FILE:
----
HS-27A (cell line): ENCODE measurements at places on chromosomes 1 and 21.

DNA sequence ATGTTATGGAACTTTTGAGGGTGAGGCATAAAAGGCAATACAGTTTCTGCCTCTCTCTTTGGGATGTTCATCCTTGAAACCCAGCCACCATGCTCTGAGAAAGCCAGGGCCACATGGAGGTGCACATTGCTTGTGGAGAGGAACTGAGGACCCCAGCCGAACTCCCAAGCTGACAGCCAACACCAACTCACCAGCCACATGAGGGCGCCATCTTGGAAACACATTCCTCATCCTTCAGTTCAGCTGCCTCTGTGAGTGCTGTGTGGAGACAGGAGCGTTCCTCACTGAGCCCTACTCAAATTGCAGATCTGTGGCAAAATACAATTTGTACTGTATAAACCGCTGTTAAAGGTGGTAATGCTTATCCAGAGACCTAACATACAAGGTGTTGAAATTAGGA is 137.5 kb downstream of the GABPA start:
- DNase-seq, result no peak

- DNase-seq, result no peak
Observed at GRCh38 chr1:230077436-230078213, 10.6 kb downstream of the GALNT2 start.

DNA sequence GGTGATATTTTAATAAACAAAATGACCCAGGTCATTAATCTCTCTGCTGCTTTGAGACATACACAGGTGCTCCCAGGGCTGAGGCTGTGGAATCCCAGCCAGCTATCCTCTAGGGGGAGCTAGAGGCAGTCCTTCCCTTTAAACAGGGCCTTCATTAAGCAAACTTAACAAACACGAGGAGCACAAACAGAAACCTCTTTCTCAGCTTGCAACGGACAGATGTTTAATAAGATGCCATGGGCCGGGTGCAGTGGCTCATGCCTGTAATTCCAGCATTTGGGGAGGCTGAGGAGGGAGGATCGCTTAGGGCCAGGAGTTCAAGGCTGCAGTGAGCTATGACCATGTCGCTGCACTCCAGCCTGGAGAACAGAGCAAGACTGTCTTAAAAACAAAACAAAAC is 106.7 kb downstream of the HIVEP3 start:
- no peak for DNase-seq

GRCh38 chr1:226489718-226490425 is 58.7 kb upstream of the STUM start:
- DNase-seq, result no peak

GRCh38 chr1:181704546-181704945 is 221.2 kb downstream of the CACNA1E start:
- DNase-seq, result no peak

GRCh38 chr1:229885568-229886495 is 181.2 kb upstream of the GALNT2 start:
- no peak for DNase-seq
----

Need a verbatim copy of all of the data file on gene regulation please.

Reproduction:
HS-27A (cell line): ENCODE measurements at places on chromosomes 1 and 21.

DNA sequence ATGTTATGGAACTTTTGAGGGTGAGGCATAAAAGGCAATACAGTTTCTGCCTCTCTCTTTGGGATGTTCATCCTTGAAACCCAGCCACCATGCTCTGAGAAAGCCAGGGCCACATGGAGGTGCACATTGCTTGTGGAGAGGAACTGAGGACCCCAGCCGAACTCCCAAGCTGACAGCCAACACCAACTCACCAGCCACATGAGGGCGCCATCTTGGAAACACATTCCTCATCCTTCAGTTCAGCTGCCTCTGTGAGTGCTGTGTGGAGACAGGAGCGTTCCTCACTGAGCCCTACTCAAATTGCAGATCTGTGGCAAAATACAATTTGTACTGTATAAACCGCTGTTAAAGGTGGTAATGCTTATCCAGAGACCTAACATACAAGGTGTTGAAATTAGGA is 137.5 kb downstream of the GABPA start:
- DNase-seq, result no peak

- DNase-seq, result no peak
Observed at GRCh38 chr1:230077436-230078213, 10.6 kb downstream of the GALNT2 start.

DNA sequence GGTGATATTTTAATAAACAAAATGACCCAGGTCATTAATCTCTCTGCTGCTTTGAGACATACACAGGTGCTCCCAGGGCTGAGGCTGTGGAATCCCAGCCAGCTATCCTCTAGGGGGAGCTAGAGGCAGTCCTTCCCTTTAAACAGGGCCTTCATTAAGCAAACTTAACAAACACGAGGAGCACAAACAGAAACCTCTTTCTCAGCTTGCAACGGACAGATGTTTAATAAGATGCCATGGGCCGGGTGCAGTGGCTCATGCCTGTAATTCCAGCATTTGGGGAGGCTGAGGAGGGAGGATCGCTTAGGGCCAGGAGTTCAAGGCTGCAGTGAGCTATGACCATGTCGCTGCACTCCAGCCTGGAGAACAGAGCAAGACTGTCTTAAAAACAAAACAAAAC is 106.7 kb downstream of the HIVEP3 start:
- no peak for DNase-seq

GRCh38 chr1:226489718-226490425 is 58.7 kb upstream of the STUM start:
- DNase-seq, result no peak

GRCh38 chr1:181704546-181704945 is 221.2 kb downstream of the CACNA1E start:
- DNase-seq, result no peak

GRCh38 chr1:229885568-229886495 is 181.2 kb upstream of the GALNT2 start:
- no peak for DNase-seq